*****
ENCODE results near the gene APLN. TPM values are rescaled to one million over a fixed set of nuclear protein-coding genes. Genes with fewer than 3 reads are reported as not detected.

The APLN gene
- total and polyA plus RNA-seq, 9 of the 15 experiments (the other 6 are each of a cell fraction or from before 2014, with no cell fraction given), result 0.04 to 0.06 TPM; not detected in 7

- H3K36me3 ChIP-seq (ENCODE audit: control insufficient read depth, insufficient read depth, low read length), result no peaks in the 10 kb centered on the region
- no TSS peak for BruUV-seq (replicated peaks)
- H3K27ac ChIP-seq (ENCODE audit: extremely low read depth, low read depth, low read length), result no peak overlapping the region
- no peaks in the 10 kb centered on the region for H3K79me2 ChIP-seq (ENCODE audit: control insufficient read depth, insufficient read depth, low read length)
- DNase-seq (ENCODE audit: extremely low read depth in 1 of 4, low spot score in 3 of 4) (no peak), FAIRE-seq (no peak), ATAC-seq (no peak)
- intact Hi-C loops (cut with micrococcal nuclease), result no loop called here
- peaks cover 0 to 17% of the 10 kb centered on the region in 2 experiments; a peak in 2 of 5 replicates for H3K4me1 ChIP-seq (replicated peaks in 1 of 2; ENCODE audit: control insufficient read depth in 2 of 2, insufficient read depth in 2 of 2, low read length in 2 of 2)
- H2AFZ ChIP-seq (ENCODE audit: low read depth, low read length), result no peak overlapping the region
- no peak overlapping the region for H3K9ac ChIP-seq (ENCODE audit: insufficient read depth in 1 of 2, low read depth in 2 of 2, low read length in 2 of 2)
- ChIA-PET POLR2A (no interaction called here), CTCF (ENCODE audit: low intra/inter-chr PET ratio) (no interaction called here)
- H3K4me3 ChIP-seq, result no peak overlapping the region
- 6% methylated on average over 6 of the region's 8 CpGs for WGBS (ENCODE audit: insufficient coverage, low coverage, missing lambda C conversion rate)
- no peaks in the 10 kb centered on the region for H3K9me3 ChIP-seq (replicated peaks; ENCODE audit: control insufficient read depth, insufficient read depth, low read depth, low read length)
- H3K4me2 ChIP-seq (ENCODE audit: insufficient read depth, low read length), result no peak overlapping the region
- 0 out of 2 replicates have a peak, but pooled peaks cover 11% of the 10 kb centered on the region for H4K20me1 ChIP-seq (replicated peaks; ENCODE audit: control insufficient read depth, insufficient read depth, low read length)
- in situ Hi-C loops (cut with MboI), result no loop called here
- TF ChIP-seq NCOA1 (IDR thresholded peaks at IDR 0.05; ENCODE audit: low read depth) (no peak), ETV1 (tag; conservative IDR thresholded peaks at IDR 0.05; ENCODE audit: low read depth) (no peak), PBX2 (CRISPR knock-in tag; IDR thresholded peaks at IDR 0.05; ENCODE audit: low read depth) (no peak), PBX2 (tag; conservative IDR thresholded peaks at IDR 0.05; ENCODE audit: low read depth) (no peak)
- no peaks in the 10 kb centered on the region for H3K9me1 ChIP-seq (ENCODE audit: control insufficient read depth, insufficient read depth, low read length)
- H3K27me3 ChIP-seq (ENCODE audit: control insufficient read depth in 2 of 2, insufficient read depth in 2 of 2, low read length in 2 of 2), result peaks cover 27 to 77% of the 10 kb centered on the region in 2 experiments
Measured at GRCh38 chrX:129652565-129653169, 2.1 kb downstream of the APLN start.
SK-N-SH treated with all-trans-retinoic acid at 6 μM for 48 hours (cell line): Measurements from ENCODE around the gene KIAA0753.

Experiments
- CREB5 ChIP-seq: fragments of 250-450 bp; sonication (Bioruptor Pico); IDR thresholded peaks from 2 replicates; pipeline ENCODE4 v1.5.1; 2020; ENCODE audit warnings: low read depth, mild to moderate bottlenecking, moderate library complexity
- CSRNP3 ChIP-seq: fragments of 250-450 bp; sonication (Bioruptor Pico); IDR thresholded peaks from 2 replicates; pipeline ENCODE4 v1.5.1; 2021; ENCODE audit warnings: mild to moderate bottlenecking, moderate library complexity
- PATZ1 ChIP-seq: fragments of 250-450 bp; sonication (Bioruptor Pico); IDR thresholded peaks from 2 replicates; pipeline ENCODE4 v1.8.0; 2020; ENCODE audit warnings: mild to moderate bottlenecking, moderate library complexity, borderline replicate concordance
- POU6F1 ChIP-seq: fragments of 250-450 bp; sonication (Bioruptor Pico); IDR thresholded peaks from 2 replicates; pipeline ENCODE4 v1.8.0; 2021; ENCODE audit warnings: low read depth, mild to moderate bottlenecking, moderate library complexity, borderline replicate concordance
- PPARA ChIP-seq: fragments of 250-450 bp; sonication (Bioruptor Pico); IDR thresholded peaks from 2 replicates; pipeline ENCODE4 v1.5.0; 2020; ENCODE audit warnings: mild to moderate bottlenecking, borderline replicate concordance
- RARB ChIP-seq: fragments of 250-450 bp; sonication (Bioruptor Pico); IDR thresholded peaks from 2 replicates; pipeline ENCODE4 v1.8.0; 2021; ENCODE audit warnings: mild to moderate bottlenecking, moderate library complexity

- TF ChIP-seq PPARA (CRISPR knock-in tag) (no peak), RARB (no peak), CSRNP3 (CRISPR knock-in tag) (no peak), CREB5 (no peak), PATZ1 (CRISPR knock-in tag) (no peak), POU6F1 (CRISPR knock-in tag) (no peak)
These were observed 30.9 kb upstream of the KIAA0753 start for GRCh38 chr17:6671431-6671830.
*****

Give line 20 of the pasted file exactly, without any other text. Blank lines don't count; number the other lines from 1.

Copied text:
- TF ChIP-seq NCOA1 (IDR thresholded peaks at IDR 0.05; ENCODE audit: low read depth) (no peak), ETV1 (tag; conservative IDR thresholded peaks at IDR 0.05; ENCODE audit: low read depth) (no peak), PBX2 (CRISPR knock-in tag; IDR thresholded peaks at IDR 0.05; ENCODE audit: low read depth) (no peak), PBX2 (tag; conservative IDR thresholded peaks at IDR 0.05; ENCODE audit: low read depth) (no peak)